Birmingham has joined with other major cities across the UK in climate crisis demonstrations, as thousands joined school kids and students demanding for action on climate change.

Around 3,000 people in Birmingham join in one of the largest youth-led demonstrations in history, where millions of people from Sydney to Mumbai took to the streets around the globe on Friday. Their chants, speeches and homemade signs delivered the same ominous message to world leaders: do more to combat climate change — and do it faster.

The protests have been inspired by young environmentalist Greta ThunbergAdam Yosef
The protests have been inspired by young environmentalist Greta Thunberg
Teenager Katie Riley is one of the organisers of the Birmingham climate strike action Adam Yosef
Teenager Katie Riley is one of the organisers of the Birmingham climate strike action

The Birmingham protests were led by Katie Riley, 16, Annika Scourse, 15, Georgie Nott, 15, Scarlett Westbrook, 14, Olivia Wainright, 14, and Aaron Smith, 17.

The global day of action, calling for a reduction in emissions, was held in the run-up to a UN summit in New York.

Protestors gathered at 11:00am at Victoria Square, before marching down Colmore Row into Cathedral Square. They carried on down Cherry Street before looping onto Corporation Street, Temple Row, and St Phillips Place, before heading back to Victoria Square.

A large majority of protestors continued down New Street towards the Bullring, while some protestors stayed at Victoria Square.

Over 200 demonstrations took place across the UK, with around 3,200 actions taking place globally. Protests were held in London, Edinburgh, Glasgow, Bristol, and Manchester.

London saw a rally near Parliament at Millbank, with speakers from climate justice campaigns as well as Jeremy Corbyn and environmentally progressive politicians.

The Climate Strike demonstration in Victoria Square, BirminghamAdam Yosef
The Climate Strike demonstration in Victoria Square, Birmingham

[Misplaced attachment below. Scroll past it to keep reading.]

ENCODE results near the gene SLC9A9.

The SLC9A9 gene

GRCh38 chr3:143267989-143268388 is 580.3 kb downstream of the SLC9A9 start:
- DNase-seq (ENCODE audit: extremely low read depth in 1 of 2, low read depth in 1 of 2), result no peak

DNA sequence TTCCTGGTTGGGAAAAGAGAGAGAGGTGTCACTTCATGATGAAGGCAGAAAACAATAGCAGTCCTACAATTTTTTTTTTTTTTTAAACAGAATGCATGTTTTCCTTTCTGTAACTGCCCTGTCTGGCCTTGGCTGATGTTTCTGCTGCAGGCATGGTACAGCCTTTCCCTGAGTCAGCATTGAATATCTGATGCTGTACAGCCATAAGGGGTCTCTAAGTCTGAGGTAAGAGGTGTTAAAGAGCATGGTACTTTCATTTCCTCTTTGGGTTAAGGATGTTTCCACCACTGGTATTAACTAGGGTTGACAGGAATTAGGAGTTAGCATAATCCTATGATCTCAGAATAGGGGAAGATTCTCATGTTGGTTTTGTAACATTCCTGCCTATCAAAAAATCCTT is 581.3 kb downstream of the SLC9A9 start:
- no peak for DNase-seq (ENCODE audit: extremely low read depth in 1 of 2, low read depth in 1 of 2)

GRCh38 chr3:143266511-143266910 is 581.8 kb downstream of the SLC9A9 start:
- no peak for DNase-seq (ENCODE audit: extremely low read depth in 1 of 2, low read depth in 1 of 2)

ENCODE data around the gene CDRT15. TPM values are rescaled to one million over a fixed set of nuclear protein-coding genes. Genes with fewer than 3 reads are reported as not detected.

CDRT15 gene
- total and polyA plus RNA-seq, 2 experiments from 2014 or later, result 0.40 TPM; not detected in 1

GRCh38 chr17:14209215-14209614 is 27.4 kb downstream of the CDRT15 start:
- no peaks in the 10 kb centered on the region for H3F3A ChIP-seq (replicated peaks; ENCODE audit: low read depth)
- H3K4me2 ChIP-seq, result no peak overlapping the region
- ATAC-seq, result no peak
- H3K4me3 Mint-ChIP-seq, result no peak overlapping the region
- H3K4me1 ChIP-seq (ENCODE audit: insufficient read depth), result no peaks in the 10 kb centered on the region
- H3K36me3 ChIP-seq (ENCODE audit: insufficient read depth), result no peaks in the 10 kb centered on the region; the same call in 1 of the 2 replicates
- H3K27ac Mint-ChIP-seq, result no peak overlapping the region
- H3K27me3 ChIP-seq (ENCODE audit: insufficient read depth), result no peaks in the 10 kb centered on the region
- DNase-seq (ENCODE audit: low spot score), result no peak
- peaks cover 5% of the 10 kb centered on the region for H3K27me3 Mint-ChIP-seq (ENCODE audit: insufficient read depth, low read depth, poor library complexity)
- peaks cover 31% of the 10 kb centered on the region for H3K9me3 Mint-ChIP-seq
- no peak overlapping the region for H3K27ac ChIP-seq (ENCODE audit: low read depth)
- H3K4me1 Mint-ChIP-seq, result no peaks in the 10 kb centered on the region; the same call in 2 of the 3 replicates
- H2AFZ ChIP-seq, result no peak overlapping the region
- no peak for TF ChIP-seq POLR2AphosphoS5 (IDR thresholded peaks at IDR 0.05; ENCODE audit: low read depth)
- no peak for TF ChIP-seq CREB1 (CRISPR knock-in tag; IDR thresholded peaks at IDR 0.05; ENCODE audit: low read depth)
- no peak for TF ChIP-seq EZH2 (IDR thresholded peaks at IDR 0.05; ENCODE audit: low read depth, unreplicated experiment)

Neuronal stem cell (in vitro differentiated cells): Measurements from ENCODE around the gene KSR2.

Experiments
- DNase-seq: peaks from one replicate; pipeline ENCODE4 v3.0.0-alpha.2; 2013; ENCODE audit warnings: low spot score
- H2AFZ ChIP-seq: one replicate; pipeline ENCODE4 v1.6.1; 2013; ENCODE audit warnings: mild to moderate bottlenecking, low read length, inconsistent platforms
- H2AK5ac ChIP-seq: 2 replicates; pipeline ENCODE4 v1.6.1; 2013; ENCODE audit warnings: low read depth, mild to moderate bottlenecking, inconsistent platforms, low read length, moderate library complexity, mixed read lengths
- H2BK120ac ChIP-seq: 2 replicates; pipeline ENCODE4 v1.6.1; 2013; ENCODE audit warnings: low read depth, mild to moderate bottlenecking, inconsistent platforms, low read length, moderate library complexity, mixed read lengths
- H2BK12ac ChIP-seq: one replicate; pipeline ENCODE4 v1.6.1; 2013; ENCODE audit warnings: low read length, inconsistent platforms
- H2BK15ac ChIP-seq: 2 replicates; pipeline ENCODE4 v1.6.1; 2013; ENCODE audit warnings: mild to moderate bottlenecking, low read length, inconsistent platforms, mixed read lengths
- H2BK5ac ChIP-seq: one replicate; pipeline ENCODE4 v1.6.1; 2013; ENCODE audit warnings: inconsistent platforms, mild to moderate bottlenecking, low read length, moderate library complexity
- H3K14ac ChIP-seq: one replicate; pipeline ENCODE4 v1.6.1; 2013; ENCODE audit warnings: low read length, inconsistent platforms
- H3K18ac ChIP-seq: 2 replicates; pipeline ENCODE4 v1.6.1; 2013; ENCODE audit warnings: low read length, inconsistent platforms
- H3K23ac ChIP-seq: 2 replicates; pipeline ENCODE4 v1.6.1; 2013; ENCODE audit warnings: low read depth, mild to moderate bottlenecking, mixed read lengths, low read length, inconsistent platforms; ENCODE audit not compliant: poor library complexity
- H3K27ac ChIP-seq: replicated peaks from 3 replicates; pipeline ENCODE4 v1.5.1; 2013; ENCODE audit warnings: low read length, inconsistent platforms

Friday’s school strike, which adults around the world were asked to take part in, is the largest mobilisation yet attempted by the youth climate movement launched last year by the Swedish teenager Greta Thunberg.

They came three days before world leaders gather at the UN for a much-anticipated climate summit. UN Secretary General António Guterres has insisted that countries bring with them resolutions of decisive action, such as reaching net zero emissions by 2050, cutting fossil fuel subsidies, and planning to reduce and replace coal-fire power plants.

Climate strike protesters marched around Birmingham city centreAdam Yosef
Climate strike protesters marched around Birmingham city centre
West Midlands mayoral candidate and Green New Deal advocate Salma Yaqoob helped the students prepare the Climate Strike demonstration Adam Yosef
West Midlands Labour mayoral candidate and Green New Deal advocate Salma Yaqoob helped the students prepare the Climate Strike demonstration

Salma Yaqoob, a Labour candidate for West Midlands mayor, has been working closely with students to help plan the protest. She said while it was a “fantastic turn out” and called the demonstrations “inspirational” for the amount of young people that attended, more action needs to be taken to address the climate crisis.

She argued: “It’s actually disgraceful that they’ve had to take time out of their education to target adults and say ‘We need action now!’. We are in a situation of a climate emergency. We need major transformational change. We need a green new deal now.”

Demonstrators came far and wide to attend the protests. Jodie, from Belfast, said: “We’re having a really good time — lots of exciting solidarity here. So solidarity from here to you and all around the world!”

Hundreds of climate strike protesters gathered in Birmingham's Victoria Square Adam Yosef
Hundreds of climate strike protesters gathered in Birmingham’s Victoria Square
Comedian and activist Eddie Izzard at the Climate Strike protest in Birmingham Adam Yosef
Comedian and activist Eddie Izzard at the Climate Strike protest in Birmingham

A few famous faces also attended the protest. Eddie Izzard, 57, declared that he was in full support of those striking in and around Victoria Square today.

He said: “I happened to just be playing in Birmingham this week , as I am on a world tour, so I am here to come and show my support.”

The young protesters are part of a generation increasingly vocal in demanding that leaders take climate change more seriously. The demonstrations came more than six months after hundreds of thousands of young people staged a similar coordinated effort.

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